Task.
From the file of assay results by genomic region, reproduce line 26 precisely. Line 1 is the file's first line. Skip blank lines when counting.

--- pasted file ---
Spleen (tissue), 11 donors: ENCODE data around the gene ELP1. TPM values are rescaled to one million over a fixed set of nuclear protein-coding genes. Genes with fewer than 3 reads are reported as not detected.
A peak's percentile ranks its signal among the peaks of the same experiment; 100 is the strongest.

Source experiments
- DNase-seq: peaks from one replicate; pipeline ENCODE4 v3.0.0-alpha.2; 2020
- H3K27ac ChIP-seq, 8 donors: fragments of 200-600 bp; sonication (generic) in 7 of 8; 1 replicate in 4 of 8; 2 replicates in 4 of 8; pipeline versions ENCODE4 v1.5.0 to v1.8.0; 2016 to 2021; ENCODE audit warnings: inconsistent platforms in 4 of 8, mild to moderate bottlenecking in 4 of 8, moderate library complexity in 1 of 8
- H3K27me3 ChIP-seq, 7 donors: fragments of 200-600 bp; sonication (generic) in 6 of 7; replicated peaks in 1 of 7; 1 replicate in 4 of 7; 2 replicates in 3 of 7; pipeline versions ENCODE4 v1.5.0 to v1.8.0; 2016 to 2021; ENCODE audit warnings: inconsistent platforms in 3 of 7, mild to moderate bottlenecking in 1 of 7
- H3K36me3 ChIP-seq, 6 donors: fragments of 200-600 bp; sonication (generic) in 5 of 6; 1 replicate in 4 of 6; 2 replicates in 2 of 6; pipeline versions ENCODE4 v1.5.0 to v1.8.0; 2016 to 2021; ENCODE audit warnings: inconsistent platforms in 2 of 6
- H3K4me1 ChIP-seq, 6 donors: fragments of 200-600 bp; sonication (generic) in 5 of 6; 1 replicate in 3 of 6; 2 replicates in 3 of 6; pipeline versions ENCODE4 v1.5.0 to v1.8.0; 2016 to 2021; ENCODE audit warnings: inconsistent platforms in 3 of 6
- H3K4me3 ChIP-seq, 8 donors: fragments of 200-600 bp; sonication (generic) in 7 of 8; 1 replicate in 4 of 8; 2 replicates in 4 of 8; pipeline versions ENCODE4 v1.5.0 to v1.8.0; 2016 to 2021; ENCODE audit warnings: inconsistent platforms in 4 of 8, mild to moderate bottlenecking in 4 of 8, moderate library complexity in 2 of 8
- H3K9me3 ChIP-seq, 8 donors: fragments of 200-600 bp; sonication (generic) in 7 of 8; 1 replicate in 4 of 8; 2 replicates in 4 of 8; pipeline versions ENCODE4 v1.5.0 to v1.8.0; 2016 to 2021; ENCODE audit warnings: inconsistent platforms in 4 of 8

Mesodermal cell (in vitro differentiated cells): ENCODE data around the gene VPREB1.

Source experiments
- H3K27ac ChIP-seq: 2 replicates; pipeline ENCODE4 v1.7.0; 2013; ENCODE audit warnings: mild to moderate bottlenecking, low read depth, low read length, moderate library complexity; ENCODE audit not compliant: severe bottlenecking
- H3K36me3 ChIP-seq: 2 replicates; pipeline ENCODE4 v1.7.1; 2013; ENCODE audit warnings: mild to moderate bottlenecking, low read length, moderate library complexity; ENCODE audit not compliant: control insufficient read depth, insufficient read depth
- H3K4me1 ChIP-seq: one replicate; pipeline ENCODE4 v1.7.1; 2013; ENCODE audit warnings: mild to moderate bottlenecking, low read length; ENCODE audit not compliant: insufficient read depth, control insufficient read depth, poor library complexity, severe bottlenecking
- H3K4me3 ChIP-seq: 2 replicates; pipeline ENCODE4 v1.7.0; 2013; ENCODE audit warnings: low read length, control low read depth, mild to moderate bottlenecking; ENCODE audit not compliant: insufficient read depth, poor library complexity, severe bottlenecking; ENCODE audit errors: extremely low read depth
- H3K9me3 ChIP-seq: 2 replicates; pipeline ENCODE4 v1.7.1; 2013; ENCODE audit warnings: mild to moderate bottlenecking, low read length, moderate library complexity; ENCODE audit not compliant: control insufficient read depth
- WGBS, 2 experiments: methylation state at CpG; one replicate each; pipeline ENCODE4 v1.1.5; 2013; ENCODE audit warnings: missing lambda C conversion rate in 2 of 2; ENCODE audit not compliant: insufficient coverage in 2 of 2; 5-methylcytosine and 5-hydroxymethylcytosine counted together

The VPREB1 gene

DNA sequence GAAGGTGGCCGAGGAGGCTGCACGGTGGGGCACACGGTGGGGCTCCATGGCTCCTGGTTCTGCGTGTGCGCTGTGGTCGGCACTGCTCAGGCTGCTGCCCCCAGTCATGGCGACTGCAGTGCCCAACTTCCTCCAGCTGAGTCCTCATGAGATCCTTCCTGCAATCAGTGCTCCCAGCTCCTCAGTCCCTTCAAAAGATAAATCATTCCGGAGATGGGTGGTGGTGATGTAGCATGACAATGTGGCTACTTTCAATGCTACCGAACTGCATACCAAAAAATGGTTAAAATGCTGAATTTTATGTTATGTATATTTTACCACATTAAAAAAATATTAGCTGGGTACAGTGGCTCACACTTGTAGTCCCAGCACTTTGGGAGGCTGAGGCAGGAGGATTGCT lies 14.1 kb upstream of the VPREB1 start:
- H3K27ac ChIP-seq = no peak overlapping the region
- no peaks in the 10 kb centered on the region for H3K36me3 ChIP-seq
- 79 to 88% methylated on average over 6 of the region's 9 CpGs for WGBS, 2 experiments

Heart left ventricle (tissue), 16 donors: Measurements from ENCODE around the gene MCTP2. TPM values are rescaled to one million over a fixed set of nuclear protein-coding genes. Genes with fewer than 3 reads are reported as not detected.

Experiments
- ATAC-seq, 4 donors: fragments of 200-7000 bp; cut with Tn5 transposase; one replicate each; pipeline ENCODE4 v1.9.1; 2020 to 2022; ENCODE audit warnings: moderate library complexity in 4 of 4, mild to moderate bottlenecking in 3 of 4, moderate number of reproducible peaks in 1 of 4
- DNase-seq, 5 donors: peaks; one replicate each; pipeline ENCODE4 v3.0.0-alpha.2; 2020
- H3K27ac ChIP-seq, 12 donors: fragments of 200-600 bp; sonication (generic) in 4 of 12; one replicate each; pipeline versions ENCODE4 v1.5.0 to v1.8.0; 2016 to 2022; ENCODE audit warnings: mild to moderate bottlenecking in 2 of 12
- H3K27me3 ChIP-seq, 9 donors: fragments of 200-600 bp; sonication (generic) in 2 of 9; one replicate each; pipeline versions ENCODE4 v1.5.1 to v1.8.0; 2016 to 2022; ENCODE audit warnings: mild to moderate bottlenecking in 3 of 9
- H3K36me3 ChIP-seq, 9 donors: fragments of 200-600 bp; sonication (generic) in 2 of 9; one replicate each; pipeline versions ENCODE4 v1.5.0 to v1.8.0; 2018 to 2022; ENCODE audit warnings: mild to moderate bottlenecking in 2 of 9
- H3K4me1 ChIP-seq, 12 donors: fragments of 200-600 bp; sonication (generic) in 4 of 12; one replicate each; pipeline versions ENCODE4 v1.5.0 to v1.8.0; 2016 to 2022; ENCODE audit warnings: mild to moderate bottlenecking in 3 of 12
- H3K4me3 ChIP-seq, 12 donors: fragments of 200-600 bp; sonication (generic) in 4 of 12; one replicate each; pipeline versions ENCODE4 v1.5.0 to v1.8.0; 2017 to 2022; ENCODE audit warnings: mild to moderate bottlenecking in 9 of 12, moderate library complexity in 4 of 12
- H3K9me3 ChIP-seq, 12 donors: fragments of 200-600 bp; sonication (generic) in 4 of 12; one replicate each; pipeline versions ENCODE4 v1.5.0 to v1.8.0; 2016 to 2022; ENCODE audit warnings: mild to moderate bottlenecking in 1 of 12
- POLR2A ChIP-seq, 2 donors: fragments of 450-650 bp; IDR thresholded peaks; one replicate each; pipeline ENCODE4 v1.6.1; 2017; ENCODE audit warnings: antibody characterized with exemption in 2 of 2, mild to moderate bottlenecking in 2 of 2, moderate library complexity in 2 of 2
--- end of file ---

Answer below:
- ATAC-seq, 4 donors: fragments of 200-7000 bp; cut with Tn5 transposase; one replicate each; pipeline ENCODE4 v1.9.1; 2020 to 2022; ENCODE audit warnings: moderate library complexity in 4 of 4, mild to moderate bottlenecking in 3 of 4, moderate number of reproducible peaks in 1 of 4